The AI program that helps to curate Microsoft’s news aggregator, MSN.com, confused one mixed-race singer for another in a recent post, resulting in a backlash from one of the singers. Microsoft’s AI used a picture of singer Leigh-Anne Pinnock for an article about her bandmate, Jade Thirwall, causing Thirwall to criticize MSN. Thirwall said in an Instagram post that the website “might want to make sure [it’s] using an image of the correct mixed race member of the group.”
The Guardian reported on the error and reaction from Thirwall, noting that the mix-up came soon after Microsoft ended contracts with roughly 50 employees in charge of curating MSN. The employees, referred to as “news production contractors” according to The Seattle Times, were contracted through staffing agencies. The news contractors performed tasks such as identifying trending news stories, rewriting headlines, and finding optimal images.
Thirlwall and Pinnock are both members of Little Mix, a British “girl group” formed in 2011 during the eighth season of Britain’s version of The X Factor. According to The Guardian, the article with the incorrect picture discussed Thirwall’s personal reflections on racism.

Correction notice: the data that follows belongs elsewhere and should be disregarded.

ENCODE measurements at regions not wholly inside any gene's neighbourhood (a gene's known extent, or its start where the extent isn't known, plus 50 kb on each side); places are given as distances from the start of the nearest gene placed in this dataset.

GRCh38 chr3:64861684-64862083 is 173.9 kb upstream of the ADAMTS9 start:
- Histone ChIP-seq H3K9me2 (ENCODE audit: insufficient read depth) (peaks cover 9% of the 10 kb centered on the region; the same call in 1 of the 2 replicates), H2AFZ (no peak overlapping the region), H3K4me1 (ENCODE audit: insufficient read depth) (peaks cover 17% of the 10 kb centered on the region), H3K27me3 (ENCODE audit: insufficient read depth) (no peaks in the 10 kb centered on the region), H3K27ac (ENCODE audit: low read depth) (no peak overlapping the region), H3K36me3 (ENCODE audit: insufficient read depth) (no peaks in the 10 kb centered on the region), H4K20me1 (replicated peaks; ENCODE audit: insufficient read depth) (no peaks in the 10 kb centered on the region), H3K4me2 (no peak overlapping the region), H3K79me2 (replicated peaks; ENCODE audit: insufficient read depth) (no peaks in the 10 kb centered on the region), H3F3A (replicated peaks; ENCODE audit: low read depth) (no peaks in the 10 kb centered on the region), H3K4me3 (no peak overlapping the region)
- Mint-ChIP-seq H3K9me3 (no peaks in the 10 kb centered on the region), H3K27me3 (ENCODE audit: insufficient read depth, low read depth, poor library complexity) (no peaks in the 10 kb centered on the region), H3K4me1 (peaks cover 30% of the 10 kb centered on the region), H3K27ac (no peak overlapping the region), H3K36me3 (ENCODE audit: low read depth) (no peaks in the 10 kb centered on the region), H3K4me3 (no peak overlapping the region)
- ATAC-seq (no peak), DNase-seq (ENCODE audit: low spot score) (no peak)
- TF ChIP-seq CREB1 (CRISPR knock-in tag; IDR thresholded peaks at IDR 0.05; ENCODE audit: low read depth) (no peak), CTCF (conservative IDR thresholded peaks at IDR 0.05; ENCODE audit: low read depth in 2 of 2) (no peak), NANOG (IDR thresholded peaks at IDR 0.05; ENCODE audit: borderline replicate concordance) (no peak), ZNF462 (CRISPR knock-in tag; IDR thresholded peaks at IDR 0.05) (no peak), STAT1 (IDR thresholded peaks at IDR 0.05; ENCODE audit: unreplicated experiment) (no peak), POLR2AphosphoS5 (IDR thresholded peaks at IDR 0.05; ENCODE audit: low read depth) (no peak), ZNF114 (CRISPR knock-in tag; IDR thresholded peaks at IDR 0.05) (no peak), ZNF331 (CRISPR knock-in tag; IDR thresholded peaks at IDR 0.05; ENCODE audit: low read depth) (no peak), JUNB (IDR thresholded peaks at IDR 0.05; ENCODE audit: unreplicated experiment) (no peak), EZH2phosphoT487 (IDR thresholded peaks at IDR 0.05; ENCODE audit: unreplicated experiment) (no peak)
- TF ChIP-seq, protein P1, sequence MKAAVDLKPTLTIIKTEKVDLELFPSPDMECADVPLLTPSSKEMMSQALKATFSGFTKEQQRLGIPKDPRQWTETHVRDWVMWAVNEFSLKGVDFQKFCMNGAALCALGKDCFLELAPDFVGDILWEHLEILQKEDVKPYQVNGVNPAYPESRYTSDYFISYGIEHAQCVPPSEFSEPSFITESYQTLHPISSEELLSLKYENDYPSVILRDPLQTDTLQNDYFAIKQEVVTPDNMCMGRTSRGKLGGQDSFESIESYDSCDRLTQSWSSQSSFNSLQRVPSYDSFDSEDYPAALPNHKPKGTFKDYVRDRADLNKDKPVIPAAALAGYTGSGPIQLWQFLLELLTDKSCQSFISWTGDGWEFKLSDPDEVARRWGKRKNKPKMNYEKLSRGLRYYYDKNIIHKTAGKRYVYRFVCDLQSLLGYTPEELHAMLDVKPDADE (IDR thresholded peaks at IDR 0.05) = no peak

Last week we revealed Microsoft is replacing its human news editors with artificial intelligence software. A week later the robot journalist is facing accusations of racism after it confused different mixed-race members of Little Mix. https://t.co/KkKDZqpHWu— Jim Waterson (@jimwaterson) June 9, 2020
“Like all companies, we evaluate our business on a regular basis,” a Microsoft spokesman said in a statement according to the Times. (We could not find the statement.) The Microsoft spokesman added that “This can result in increased investment in some places and, from time to time, re-deployment in others.”
MSN is technically a web portal, and the site offers a collection of internet services and apps for Windows and mobile devices. Instead of publishing its own content, MSN relies on partnerships with other news sources. The site redistributes articles from partner outlets and splits the resultant revenue. According to similarweb.com, MSN has had nearly 800 million unique visitors since December of 2019.
“[MSN has] been semi-automated for a few months but now it’s full speed ahead,’’ one of the terminated contractors told the Times under the agreement of anonymity. “It’s demoralizing to think machines can replace us but there you go.”